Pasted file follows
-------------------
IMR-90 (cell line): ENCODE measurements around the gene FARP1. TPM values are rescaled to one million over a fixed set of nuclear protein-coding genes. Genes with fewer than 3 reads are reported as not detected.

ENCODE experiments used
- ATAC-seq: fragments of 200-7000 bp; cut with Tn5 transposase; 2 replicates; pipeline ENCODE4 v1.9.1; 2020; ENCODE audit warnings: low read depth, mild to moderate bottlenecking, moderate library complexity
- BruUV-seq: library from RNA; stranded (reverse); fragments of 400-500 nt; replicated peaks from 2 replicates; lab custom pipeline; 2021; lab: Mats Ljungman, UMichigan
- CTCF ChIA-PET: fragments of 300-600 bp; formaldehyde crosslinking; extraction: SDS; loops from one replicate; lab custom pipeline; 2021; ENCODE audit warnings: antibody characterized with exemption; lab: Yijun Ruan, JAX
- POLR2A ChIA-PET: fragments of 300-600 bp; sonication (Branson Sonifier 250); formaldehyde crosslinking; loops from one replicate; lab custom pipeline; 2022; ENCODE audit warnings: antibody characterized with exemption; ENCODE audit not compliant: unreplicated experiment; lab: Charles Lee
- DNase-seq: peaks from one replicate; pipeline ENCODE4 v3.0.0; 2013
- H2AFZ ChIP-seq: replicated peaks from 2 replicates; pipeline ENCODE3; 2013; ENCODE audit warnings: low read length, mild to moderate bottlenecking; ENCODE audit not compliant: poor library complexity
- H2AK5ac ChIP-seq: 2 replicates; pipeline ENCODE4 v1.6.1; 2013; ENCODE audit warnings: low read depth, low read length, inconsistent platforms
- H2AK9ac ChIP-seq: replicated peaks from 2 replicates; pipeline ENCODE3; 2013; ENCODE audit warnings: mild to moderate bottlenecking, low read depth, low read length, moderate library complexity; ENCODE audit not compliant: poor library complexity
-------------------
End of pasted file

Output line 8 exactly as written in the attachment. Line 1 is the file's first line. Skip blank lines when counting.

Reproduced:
- H2AFZ ChIP-seq: replicated peaks from 2 replicates; pipeline ENCODE3; 2013; ENCODE audit warnings: low read length, mild to moderate bottlenecking; ENCODE audit not compliant: poor library complexity